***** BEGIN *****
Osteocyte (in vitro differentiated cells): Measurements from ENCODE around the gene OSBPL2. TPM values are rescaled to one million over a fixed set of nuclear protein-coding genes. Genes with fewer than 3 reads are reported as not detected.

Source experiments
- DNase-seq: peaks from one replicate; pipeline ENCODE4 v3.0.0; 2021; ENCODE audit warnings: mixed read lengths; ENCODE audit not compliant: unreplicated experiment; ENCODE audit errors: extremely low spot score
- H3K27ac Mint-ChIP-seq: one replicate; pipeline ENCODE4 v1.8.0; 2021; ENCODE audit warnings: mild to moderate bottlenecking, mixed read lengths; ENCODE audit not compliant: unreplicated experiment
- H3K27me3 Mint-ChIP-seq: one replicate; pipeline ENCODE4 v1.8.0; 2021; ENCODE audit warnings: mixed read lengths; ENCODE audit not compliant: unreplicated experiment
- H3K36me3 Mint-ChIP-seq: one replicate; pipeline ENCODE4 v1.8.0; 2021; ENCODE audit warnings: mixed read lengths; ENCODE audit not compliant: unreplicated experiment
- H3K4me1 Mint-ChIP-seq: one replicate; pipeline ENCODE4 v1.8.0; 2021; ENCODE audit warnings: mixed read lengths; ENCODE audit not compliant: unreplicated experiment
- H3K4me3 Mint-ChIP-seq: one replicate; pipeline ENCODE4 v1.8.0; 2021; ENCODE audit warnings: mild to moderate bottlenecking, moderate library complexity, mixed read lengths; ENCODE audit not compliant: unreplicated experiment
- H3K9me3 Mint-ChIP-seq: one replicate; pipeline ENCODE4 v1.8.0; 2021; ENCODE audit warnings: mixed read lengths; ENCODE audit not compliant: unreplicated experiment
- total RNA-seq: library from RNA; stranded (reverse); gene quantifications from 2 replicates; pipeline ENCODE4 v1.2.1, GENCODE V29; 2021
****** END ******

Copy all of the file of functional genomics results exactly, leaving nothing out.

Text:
Osteocyte (in vitro differentiated cells): Measurements from ENCODE around the gene OSBPL2. TPM values are rescaled to one million over a fixed set of nuclear protein-coding genes. Genes with fewer than 3 reads are reported as not detected.

Source experiments
- DNase-seq: peaks from one replicate; pipeline ENCODE4 v3.0.0; 2021; ENCODE audit warnings: mixed read lengths; ENCODE audit not compliant: unreplicated experiment; ENCODE audit errors: extremely low spot score
- H3K27ac Mint-ChIP-seq: one replicate; pipeline ENCODE4 v1.8.0; 2021; ENCODE audit warnings: mild to moderate bottlenecking, mixed read lengths; ENCODE audit not compliant: unreplicated experiment
- H3K27me3 Mint-ChIP-seq: one replicate; pipeline ENCODE4 v1.8.0; 2021; ENCODE audit warnings: mixed read lengths; ENCODE audit not compliant: unreplicated experiment
- H3K36me3 Mint-ChIP-seq: one replicate; pipeline ENCODE4 v1.8.0; 2021; ENCODE audit warnings: mixed read lengths; ENCODE audit not compliant: unreplicated experiment
- H3K4me1 Mint-ChIP-seq: one replicate; pipeline ENCODE4 v1.8.0; 2021; ENCODE audit warnings: mixed read lengths; ENCODE audit not compliant: unreplicated experiment
- H3K4me3 Mint-ChIP-seq: one replicate; pipeline ENCODE4 v1.8.0; 2021; ENCODE audit warnings: mild to moderate bottlenecking, moderate library complexity, mixed read lengths; ENCODE audit not compliant: unreplicated experiment
- H3K9me3 Mint-ChIP-seq: one replicate; pipeline ENCODE4 v1.8.0; 2021; ENCODE audit warnings: mixed read lengths; ENCODE audit not compliant: unreplicated experiment
- total RNA-seq: library from RNA; stranded (reverse); gene quantifications from 2 replicates; pipeline ENCODE4 v1.2.1, GENCODE V29; 2021